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  #21  
Old 09-08-2009, 08:25 AM
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Thats even better! Thank you!
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  #22  
Old 09-15-2009, 07:42 PM
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Yeah defintely stay flexible. From my first post months ago as a noob player till now i've helped a group finish their 3.5 campaign, am the host for my new 3.5 group and joined a 4.0 group and play ddm frequently. The thing i learned the most for the DM is stay flexible because we players suck and will ruin ur beautiful story. We even make fun of his npc names.

Also don't be afraid to kill a player. It happens when it happens. My 3.5 dm wasn't out to kill us but to make us try new things instead of a boring hack n slash. It worked and then my character died in a freak death of dying doom stuff. The group rolled with it because the DM made it intersting and enhanced the story with my now animated corpse running around the mine, i might even be a minion of the Rakshasa by now if i ate my way up the food chain. Go corpse go!

Prep work and communciation are key other than that go with ur imagination!!
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  #23  
Old 09-16-2009, 01:29 AM
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You aspire to be a minion of LordXenophon?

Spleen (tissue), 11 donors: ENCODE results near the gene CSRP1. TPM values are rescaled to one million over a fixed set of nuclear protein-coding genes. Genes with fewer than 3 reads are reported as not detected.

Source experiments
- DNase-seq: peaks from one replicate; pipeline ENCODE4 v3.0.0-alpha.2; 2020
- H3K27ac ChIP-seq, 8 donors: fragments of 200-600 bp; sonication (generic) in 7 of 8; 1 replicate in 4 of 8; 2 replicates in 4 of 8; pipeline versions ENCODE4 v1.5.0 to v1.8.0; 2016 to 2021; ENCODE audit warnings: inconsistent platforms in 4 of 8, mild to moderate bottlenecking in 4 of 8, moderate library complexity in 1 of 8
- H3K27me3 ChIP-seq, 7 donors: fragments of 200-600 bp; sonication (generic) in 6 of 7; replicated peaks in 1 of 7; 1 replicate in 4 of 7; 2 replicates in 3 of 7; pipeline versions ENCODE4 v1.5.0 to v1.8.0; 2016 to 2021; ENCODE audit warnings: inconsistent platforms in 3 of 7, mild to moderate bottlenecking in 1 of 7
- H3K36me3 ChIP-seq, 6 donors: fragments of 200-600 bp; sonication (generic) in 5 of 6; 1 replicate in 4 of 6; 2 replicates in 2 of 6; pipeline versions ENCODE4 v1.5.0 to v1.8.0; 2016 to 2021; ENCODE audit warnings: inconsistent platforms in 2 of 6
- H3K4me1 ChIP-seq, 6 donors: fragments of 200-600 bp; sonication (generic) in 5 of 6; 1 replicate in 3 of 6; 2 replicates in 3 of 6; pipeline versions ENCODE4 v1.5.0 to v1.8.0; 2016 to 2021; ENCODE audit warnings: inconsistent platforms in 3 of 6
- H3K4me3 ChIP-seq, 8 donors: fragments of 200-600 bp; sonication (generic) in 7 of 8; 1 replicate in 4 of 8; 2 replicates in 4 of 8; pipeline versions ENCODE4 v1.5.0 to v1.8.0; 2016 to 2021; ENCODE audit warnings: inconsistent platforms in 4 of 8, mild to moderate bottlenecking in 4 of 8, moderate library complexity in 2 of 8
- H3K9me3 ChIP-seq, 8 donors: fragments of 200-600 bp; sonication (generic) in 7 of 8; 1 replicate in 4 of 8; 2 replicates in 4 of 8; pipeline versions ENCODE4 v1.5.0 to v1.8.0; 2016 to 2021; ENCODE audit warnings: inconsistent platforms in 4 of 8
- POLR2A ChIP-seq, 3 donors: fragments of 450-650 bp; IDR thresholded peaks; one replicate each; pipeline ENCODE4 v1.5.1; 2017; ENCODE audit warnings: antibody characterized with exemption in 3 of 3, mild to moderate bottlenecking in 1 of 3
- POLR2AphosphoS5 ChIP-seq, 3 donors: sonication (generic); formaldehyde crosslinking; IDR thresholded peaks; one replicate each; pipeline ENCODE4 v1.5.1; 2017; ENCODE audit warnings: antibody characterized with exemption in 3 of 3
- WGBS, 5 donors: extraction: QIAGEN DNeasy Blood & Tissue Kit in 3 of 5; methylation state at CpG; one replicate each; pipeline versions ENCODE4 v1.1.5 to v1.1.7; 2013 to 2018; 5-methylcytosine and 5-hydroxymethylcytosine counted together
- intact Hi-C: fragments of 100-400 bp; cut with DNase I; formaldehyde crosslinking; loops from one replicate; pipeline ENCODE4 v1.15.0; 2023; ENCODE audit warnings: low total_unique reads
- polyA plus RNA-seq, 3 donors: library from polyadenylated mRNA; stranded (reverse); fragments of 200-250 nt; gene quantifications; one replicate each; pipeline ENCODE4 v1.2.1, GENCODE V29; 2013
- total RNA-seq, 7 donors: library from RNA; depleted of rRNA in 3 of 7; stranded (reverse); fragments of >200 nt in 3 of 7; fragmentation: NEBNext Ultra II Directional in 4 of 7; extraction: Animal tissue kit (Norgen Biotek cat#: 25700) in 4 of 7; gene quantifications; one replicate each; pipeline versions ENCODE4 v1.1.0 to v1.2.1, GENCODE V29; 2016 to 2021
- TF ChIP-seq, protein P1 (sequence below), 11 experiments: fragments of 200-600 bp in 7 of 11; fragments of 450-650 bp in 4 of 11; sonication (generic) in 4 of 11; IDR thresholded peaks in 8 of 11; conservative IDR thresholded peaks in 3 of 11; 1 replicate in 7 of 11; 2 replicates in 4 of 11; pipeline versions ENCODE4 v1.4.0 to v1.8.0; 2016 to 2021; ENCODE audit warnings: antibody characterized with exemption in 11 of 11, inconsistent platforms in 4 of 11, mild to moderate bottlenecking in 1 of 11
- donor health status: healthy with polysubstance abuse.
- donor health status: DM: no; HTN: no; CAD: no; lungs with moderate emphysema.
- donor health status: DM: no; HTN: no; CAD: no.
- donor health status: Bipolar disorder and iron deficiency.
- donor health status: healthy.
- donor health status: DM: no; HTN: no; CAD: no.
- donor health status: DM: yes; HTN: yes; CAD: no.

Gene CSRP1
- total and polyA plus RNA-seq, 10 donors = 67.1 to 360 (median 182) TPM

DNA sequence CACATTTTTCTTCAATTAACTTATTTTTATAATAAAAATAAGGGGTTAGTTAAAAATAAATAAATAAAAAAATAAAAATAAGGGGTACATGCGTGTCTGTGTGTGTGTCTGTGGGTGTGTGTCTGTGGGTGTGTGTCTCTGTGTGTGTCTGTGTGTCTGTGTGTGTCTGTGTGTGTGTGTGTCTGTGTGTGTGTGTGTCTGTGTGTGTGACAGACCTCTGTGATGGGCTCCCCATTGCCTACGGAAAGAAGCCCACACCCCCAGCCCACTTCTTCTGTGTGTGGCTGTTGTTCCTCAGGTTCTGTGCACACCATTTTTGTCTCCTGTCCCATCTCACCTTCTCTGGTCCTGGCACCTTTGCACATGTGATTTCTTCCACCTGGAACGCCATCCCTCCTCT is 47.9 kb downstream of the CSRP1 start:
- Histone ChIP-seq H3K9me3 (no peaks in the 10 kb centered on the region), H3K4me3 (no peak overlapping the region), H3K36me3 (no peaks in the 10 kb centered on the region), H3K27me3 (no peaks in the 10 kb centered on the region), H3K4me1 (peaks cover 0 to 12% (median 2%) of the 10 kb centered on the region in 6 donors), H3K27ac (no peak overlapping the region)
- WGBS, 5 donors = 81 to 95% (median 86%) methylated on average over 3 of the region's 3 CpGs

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  #24  
Old 09-18-2009, 03:19 AM
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I think he means the Rakshasa culture, not me specifically.
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  #25  
Old 09-19-2009, 07:48 PM
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Duo DM eh?

well..i only have actual live single DM experience and not much at that (mainly casual, everyone-is-buddies-and-thus-agress kind)

but i have ran an Internet RP based on FF10 and FF10-2
they guys wanted soemone with noknowledge of Spra to add undetermined levels of vareity and depth, that was why they asked me in..

my advice in any duo-master game/ RPG s pretty simple:
Diversify from each other but defintiely communicate

by having this duo-ran plot, and by both DMs being different in what they add you can keep your players wanting more, and more, but unless you commincate the added in stuff to the other DM, then the story can become a 'misplotted' camaign and those can make people look away from you

the communication can be as simple as all gathering and one DMing only for 30 minute with the other DM present and in ear-shot, then switching to the one who was waiting, and repeat...
that in fact, is exactly what i'd do myself...

really all the toher adivce i have, is to be frisk but stern with details, leaving some details out due to friskness allows the other DM to fill in the blank areas you left, but yet your sternness allows your players' characters to live in a concreted world, even with two perpetual 'gods'

yeah, kindaspacey advice but it's all i can think of, sorry...
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Old 09-19-2009, 10:44 PM